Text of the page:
9 September 2020
Nine biopharmaceutical companies in the US and Europe have pledged to uphold the scientific standards in developing and testing their Covid-19 vaccine candidates. The companies, including Pfizer, AstraZeneca and Johnson & Johnson, unveiled the pledge over rising concerns that safety and efficacy standards may be undermined in the race to find a vaccine. In a statement, the companies said that they would “uphold the integrity of the scientific process as they work towards potential global regulatory filings and approvals of the first Covid-19 vaccines.”
AstraZeneca has put on hold all global clinical trials of its Covid-19 vaccine candidate over a suspected adverse event in a study participant. The company said that it voluntarily paused the trials to facilitate a review of safety data by an independent committee. The move comes after a participant in the UK trial experienced an unexplained illness. The nature of the adverse reaction was not immediately known, but the participant is expected to recover, according to STAT News citing an individual familiar with the matter. Read the full story here.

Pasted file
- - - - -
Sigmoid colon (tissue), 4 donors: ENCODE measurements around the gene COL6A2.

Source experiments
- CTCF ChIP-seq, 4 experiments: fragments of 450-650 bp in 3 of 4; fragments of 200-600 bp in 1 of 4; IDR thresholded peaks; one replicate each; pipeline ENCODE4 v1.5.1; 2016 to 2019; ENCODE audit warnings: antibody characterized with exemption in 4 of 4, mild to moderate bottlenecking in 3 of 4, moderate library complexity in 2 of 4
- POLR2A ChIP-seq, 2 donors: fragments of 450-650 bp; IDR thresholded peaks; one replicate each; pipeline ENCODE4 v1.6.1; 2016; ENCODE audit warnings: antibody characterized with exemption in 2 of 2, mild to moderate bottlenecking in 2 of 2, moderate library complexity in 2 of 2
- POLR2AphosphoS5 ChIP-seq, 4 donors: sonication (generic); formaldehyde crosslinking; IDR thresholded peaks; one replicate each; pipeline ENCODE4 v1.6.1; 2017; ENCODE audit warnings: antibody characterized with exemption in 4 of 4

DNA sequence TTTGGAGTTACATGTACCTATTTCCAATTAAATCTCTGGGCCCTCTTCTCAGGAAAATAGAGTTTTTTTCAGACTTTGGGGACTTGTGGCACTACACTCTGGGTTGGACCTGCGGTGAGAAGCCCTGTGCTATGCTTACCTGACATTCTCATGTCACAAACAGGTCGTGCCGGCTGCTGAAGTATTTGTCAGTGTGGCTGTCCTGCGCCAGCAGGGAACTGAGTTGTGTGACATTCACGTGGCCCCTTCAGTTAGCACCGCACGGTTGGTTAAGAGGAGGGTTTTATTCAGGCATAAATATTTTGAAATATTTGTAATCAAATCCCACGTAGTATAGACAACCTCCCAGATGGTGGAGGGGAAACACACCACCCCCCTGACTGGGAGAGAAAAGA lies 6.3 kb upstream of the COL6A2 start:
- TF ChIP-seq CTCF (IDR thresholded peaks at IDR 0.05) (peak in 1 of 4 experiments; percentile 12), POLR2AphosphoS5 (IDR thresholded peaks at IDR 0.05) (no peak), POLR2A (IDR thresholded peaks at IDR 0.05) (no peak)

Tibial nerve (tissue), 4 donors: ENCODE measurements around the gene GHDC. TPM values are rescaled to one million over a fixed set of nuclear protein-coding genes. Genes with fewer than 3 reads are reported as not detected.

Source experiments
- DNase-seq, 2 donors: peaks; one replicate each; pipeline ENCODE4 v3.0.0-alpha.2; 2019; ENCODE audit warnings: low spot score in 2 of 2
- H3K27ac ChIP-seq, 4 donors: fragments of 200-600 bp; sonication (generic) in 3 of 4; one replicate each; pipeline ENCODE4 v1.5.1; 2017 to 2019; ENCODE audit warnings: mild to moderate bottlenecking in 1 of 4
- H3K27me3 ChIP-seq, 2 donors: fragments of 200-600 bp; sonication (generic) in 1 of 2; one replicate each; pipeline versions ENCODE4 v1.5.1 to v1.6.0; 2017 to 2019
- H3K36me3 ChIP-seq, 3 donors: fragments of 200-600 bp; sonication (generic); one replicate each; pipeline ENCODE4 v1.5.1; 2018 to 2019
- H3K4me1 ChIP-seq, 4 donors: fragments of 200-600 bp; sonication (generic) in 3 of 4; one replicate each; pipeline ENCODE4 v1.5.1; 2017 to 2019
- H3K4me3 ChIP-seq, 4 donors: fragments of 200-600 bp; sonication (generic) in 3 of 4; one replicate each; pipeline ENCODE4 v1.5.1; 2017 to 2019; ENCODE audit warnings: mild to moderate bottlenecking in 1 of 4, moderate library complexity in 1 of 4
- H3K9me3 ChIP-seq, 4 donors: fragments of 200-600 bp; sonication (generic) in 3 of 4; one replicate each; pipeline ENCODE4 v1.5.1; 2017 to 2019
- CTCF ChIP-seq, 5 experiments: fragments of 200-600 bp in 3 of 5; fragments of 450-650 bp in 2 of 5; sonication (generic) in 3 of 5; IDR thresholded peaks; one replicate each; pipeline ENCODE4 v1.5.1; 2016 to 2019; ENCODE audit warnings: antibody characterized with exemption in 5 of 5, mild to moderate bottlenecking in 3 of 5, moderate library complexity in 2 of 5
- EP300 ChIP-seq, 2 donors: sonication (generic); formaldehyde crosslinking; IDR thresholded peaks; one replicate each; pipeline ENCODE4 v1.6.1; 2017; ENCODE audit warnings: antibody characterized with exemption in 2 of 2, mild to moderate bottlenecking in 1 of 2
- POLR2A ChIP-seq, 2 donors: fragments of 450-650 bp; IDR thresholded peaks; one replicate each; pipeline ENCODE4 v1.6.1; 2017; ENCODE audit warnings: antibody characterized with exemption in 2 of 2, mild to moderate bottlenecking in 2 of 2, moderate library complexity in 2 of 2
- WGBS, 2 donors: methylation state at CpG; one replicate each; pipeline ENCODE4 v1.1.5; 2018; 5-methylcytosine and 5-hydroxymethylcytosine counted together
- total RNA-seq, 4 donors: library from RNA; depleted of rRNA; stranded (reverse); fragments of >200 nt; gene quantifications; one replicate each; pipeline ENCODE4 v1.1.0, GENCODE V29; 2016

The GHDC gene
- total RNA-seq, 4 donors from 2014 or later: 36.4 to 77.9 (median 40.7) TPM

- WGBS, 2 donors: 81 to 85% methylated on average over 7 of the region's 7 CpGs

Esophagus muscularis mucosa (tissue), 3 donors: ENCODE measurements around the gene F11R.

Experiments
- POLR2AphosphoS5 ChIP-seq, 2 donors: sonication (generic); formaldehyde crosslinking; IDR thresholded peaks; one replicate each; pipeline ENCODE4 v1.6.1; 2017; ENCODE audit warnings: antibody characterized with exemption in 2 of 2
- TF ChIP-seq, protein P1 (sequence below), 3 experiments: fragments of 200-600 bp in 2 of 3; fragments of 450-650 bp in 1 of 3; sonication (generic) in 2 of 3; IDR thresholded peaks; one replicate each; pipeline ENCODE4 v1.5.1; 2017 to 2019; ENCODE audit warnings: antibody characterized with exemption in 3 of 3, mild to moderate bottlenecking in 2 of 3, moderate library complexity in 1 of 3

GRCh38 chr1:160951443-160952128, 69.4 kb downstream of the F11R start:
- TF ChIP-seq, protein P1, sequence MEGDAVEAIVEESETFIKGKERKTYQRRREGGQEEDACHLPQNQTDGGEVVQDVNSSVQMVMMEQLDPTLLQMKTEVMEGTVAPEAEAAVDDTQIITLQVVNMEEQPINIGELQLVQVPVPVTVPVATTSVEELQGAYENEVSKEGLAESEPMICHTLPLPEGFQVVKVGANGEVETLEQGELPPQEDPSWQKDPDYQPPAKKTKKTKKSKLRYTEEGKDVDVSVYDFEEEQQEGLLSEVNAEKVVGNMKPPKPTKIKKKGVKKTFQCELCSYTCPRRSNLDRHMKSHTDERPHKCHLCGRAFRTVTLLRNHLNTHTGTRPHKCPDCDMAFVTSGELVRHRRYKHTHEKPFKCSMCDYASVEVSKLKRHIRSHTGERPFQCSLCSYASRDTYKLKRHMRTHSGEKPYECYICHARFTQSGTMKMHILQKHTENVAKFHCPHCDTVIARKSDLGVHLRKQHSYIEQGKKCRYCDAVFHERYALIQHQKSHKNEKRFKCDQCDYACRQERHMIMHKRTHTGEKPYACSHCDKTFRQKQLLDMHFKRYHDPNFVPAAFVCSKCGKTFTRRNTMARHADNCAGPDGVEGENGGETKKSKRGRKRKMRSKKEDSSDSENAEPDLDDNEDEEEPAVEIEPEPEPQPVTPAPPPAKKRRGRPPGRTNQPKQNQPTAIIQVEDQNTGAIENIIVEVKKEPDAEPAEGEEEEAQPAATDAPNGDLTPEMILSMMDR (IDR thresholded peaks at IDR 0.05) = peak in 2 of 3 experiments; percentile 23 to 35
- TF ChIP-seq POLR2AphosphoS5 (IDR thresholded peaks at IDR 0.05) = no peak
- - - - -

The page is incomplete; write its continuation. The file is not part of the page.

Inovio has signed a letter of intent with Thermo Fisher Scientific to produce its DNA-based Covid-19 vaccine candidate, INO-4800. Thermo Fisher joins Inovio’s consortium of third-party manufacturers, which aims to manufacture a total of 100 million doses of INO-4800 in 2021.
South Korea-based Celltrion is set to start commercial production of its investigational antibody drug against Covid-19 this month. The company has plans to seek emergency use authorisation for the drug candidate, but intends to begin mass production prior to securing the approval. Celltrion received regulatory approval in July to assess the therapeutic in clinical trial in South Korea, marking the country’s first antibody drug to be tested in humans.